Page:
A quarter of a century ago this month, Land Rover launched the Discovery, the model that was to set it on its current highly successful path to becoming a full-line SUV manufacturer.

Whereas the Jeep-inspired original Land Rover of 1947 and the luxurious Range Rover of 1970 had already defined the boundaries of a new off-roader sector, the Discovery aimed squarely at its heartland, where ordinary car buyers could afford, and would see the need for, a tough but comfortable, family-oriented off-roader.

The 2017 Land Rover Discovery has been revealed – read more here:

Riding on a version of the Range Rover’s twin-rail chassis and coil-sprung suspension, but with exterior and cabin designs all its own, the Discovery shot to prominence at the undisputed star of the Birmingham motor show in November 1989.

One reason why crowds flocked to see it was that in the previous month, Land Rover had staged a press launch for the model in Plymouth.

A testing route over local tracks and highways began on the city’s famous Hoe, overlooking the sea, where Sir Francis Drake is claimed to have finished his famous game of bowls before attacking and defeating the Spanish Armada that had appeared on the horizon. That 1989 car launch was inspired by the fact that the Range Rover had been launched in the area 19 years earlier.

All of which is why 120 Discoverys of all ages, shapes, conditions and hues, plus around 300 people, foregathered there last Saturday to celebrate the model’s 25th birthday. They’ve been going there since it was 20, but this year was a bit special. Entrants came from all points of the compass, starting with a photo-call on Saturday morning before setting off to retrace some of the test routes of 1989 and settle at a nearby campsite on the Mount Edgcumbe estate.

Cossetted in a 64-plate Discovery HSE Luxury, the Steering Committee and I joined them on the Hoe, chatting to Discovery Club members and admiring the cars. Stars of the show were a smattering of original Discoverys with G---WAC number plates, which showed they were among the 80-odd original three-door models built and registered for the original press launch.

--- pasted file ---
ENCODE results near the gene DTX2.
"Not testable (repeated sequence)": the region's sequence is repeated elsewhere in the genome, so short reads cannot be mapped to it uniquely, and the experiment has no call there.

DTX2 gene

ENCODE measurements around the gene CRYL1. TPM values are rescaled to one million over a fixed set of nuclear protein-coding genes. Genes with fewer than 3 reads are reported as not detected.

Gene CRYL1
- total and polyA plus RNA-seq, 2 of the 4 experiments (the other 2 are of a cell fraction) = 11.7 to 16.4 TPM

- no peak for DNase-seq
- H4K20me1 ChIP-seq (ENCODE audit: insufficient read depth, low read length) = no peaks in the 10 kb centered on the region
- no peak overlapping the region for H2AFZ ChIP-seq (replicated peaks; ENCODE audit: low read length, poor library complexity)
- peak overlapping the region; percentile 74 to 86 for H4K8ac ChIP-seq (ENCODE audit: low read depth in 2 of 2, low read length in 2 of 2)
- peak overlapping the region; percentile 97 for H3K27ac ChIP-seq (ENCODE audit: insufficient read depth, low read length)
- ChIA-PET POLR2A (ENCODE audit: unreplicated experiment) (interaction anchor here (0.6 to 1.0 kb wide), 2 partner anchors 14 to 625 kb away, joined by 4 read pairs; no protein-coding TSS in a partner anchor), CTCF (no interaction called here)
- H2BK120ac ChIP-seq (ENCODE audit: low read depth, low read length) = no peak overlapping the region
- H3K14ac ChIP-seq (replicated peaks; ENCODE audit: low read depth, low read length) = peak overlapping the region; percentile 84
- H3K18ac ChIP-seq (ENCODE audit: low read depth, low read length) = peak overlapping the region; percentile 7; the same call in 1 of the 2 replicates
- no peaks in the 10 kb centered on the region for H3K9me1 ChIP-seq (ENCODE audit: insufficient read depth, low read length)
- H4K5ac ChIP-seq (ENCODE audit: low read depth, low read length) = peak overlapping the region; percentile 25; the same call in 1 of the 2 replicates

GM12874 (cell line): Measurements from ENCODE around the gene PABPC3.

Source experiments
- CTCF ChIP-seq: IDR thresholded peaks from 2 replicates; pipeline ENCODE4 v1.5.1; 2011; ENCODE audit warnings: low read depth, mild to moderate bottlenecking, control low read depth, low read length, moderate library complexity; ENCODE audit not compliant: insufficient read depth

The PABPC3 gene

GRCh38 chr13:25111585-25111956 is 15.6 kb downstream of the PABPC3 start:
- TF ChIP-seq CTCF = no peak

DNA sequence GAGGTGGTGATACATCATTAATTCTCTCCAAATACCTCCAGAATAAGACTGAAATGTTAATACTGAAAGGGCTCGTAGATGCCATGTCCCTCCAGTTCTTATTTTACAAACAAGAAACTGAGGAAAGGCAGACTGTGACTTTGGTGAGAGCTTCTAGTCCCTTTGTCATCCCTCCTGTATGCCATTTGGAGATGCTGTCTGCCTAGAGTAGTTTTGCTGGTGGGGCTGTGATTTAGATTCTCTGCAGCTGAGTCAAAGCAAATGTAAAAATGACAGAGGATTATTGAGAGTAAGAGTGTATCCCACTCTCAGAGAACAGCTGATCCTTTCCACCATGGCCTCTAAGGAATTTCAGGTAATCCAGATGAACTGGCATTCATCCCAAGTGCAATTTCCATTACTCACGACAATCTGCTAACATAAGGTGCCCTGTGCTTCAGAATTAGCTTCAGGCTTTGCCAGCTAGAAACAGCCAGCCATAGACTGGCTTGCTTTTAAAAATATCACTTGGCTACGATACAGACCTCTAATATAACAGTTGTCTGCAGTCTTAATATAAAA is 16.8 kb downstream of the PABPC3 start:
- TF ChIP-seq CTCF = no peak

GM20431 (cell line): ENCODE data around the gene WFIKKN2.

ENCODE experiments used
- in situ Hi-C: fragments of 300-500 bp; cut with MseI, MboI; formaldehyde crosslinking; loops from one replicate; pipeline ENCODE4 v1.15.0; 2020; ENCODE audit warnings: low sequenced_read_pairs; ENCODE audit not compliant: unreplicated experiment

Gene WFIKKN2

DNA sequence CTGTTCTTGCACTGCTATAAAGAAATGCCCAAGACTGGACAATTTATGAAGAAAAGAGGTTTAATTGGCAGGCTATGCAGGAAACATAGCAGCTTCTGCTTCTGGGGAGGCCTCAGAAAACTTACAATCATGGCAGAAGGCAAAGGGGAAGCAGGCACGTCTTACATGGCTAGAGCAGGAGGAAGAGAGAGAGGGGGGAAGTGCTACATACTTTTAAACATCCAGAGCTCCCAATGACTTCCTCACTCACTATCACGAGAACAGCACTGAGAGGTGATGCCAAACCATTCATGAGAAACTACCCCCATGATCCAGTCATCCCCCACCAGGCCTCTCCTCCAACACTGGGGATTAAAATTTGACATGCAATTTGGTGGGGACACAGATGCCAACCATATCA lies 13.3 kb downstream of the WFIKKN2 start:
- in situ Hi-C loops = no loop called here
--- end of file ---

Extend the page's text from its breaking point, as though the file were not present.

The lurid decals on their flanks, once criticised but now celebrated, drew attention to the earliest models, still impressive for the modern, airy quality of their cabin design, attributed at the time to celeb furniture designer Jasper Conran but (now it can be told) not all his own work.

What struck us was the self-contained cheeriness of the several hundred people who were there, happy in one another’s company and with the simple achievement of having arrived. And the disparate spec of the vehicles was fascinating.

One, obviously used for extreme off-roading, didn’t have a single straight panel (roof included) and its owner had proudly kept it that way. Another was a healthy, hand-painted Mk 1 farm workhorse, clearly with many years of useful life still ahead.

Many were kitted out with racks and rails containing get-you-home equipment and well-stowed camping gear. No two cars were identical; nearly every one has clearly done things well beyond a normal car’s capability.

In the circumstances, we were glad to have parked our shiny newcomer out of the way. It hadn’t yet earned its spurs like this distinguished group.

But as we rolled quietly home, enjoying favourite music enhanced by the Disco 4’s sensationally low levels of road noise, we also knew that this brand new 1000-miler would face tough obstacles of its own before too long, because Land Rover believes as stoutly as ever in demonstrating that its cars can handle tough conditions. And it would defeat them, just like its brave ancestors.